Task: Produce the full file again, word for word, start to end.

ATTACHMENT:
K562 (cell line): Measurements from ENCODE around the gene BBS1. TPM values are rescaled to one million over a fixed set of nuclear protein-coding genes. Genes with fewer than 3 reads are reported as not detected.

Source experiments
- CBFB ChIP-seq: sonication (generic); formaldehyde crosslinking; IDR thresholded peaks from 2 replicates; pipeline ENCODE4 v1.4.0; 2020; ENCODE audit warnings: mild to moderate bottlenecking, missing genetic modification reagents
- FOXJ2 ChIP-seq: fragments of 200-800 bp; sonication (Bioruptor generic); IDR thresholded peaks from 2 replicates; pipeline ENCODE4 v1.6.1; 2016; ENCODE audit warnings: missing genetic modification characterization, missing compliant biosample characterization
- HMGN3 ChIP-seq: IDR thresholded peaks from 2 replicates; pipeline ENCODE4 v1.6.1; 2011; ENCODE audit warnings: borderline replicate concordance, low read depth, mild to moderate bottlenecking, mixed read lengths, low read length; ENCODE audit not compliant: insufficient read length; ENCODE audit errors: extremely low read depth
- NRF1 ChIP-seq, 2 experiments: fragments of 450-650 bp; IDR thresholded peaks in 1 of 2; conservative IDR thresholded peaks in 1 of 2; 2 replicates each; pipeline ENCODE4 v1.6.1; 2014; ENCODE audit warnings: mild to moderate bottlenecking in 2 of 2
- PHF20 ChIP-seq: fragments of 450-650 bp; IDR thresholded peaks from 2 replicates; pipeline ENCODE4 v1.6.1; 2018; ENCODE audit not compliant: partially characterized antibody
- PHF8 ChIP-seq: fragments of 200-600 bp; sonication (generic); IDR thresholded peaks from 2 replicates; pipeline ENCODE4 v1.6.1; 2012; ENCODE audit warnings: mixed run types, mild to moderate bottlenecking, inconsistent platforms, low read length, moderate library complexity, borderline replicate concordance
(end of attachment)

K562 (cell line): Measurements from ENCODE around the gene BBS1. TPM values are rescaled to one million over a fixed set of nuclear protein-coding genes. Genes with fewer than 3 reads are reported as not detected.

Source experiments
- CBFB ChIP-seq: sonication (generic); formaldehyde crosslinking; IDR thresholded peaks from 2 replicates; pipeline ENCODE4 v1.4.0; 2020; ENCODE audit warnings: mild to moderate bottlenecking, missing genetic modification reagents
- FOXJ2 ChIP-seq: fragments of 200-800 bp; sonication (Bioruptor generic); IDR thresholded peaks from 2 replicates; pipeline ENCODE4 v1.6.1; 2016; ENCODE audit warnings: missing genetic modification characterization, missing compliant biosample characterization
- HMGN3 ChIP-seq: IDR thresholded peaks from 2 replicates; pipeline ENCODE4 v1.6.1; 2011; ENCODE audit warnings: borderline replicate concordance, low read depth, mild to moderate bottlenecking, mixed read lengths, low read length; ENCODE audit not compliant: insufficient read length; ENCODE audit errors: extremely low read depth
- NRF1 ChIP-seq, 2 experiments: fragments of 450-650 bp; IDR thresholded peaks in 1 of 2; conservative IDR thresholded peaks in 1 of 2; 2 replicates each; pipeline ENCODE4 v1.6.1; 2014; ENCODE audit warnings: mild to moderate bottlenecking in 2 of 2
- PHF20 ChIP-seq: fragments of 450-650 bp; IDR thresholded peaks from 2 replicates; pipeline ENCODE4 v1.6.1; 2018; ENCODE audit not compliant: partially characterized antibody
- PHF8 ChIP-seq: fragments of 200-600 bp; sonication (generic); IDR thresholded peaks from 2 replicates; pipeline ENCODE4 v1.6.1; 2012; ENCODE audit warnings: mixed run types, mild to moderate bottlenecking, inconsistent platforms, low read length, moderate library complexity, borderline replicate concordance